Publications Database

Welcome to the new Schulich Peer-Reviewed Publication Database!

The database is currently in beta-testing and will be updated with more features as time goes on. In the meantime, stakeholders are free to explore our faculty’s numerous works. The left-hand panel affords the ability to search by the following:

  • Faculty Member’s Name;
  • Area of Expertise;
  • Whether the Publication is Open-Access (free for public download);
  • Journal Name; and
  • Date Range.

At present, the database covers publications from 2012 to 2020, but will extend further back in the future. In addition to listing publications, the database includes two types of impact metrics: Altmetrics and Plum. The database will be updated annually with most recent publications from our faculty.

If you have any questions or input, please don’t hesitate to get in touch.


Search Results

Chan, Y.E. and Oppong-Tawiah, D. (2017). "The Influence of IT and Knowledge Capabilities on the Survival of University IT Startups", International Journal of Technoentrepreneurship, 3(2), 150-172.

View Paper

Abstract Despite continuing interest in the role of university incubators in fostering IT entrepreneurship, empirical evidence on the link between incubation and IT startup survival has been mixed. This paper offers a fresh, unifying perspective by examining how university startups' IT-enabled agility relates to their survival. We use the resource-based view, dynamic capabilities and new product development (NPD) literatures to create a conceptual framework of the impact of startup firms' knowledge assets, technology capabilities, agility and innovation on their survival. Our framework suggests that startups' survival rates increase when they use dynamic IT knowledge capabilities to pursue innovations with emerging technology capabilities in rapidly evolving IT markets. Implications for university incubator research, policy and management are discussed.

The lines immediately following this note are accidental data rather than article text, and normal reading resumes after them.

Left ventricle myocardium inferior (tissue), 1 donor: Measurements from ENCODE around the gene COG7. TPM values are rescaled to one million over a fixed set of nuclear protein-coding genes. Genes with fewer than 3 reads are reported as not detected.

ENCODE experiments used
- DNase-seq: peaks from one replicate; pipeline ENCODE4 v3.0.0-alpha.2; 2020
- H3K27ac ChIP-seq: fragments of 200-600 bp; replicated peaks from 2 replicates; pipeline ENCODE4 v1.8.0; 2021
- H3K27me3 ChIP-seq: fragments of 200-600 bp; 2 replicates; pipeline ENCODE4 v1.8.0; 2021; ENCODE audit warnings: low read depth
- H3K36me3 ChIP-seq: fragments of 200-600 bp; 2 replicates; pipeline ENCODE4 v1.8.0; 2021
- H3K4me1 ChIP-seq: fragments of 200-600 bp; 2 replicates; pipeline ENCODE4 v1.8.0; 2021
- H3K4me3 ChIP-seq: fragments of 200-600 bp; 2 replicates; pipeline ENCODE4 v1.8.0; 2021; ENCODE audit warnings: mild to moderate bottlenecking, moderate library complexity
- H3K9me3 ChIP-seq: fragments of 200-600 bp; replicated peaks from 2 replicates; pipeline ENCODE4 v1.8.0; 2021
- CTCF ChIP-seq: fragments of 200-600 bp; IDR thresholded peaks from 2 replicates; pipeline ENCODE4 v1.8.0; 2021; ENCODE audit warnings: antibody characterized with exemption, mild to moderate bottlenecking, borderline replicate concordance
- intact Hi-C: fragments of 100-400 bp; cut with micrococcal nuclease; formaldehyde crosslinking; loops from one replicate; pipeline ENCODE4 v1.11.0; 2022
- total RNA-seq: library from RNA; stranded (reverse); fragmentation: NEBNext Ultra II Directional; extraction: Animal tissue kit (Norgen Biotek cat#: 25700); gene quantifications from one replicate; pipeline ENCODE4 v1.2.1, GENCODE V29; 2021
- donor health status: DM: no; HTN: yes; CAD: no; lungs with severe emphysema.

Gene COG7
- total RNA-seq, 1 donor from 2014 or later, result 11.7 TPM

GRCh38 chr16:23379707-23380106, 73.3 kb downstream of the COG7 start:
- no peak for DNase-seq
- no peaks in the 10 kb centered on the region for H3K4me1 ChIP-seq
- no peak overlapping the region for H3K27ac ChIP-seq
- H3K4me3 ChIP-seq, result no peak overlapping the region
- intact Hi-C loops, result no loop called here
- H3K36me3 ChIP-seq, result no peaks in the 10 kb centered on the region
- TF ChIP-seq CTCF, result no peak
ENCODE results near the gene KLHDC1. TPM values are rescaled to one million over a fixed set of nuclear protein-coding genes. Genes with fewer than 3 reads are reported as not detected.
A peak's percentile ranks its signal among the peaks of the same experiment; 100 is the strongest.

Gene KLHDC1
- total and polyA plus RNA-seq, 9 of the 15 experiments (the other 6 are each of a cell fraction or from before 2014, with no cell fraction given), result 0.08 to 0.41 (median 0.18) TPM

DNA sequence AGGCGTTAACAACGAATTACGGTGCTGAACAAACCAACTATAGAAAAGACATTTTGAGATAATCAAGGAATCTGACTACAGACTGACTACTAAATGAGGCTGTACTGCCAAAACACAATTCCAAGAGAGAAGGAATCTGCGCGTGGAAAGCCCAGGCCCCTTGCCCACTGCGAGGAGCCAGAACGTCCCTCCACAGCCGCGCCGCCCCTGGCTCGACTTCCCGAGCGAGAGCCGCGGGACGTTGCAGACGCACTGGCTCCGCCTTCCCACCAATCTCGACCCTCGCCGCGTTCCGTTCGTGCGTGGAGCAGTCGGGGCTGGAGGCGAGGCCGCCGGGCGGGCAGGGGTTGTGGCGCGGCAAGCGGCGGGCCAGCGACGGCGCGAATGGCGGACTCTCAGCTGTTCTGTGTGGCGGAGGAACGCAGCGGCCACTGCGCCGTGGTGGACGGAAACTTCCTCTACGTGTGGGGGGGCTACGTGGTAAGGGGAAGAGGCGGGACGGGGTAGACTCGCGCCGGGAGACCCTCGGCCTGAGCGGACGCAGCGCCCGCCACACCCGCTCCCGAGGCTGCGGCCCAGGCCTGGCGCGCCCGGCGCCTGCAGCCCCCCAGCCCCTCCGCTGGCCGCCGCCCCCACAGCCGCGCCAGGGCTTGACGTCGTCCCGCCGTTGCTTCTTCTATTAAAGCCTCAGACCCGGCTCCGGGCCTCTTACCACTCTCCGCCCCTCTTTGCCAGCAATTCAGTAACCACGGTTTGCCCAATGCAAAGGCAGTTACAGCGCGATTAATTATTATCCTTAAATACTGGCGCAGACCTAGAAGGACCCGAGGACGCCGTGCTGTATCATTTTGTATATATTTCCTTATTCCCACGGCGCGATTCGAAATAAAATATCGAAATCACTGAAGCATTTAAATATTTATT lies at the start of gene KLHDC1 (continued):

Packard. G., Aribarg,. A., Eliashberg. J. and Foutz. N. (2016). "The Role of Network Embeddedness in Film Success", International Journal of Research in Marketing, 33(2), 328-342.

Open Access Download

Abstract In the early stage of film development when producers assemble a development team, it is important to understand the means by which different team members may contribute to the film's box office. Building upon theories from marketing and sociology, we propose that these contributions arise from team members' positions, or embeddedness, in a social network weaved through past film collaborations. These collaborations provide team members with opportunities to draw knowledge and skills from the network for new film projects. Our conceptual framework accentuates two aspects of network embeddedness: positional embeddedness (PE)—how well a person is tied to well-connected others, and junctional embeddedness (JE)—the extent to which a person bridges sub-communities in the industry. We examine how the importance of PE and JE varies by functional role (cast versus crew), and is moderated by the film's studio affiliation.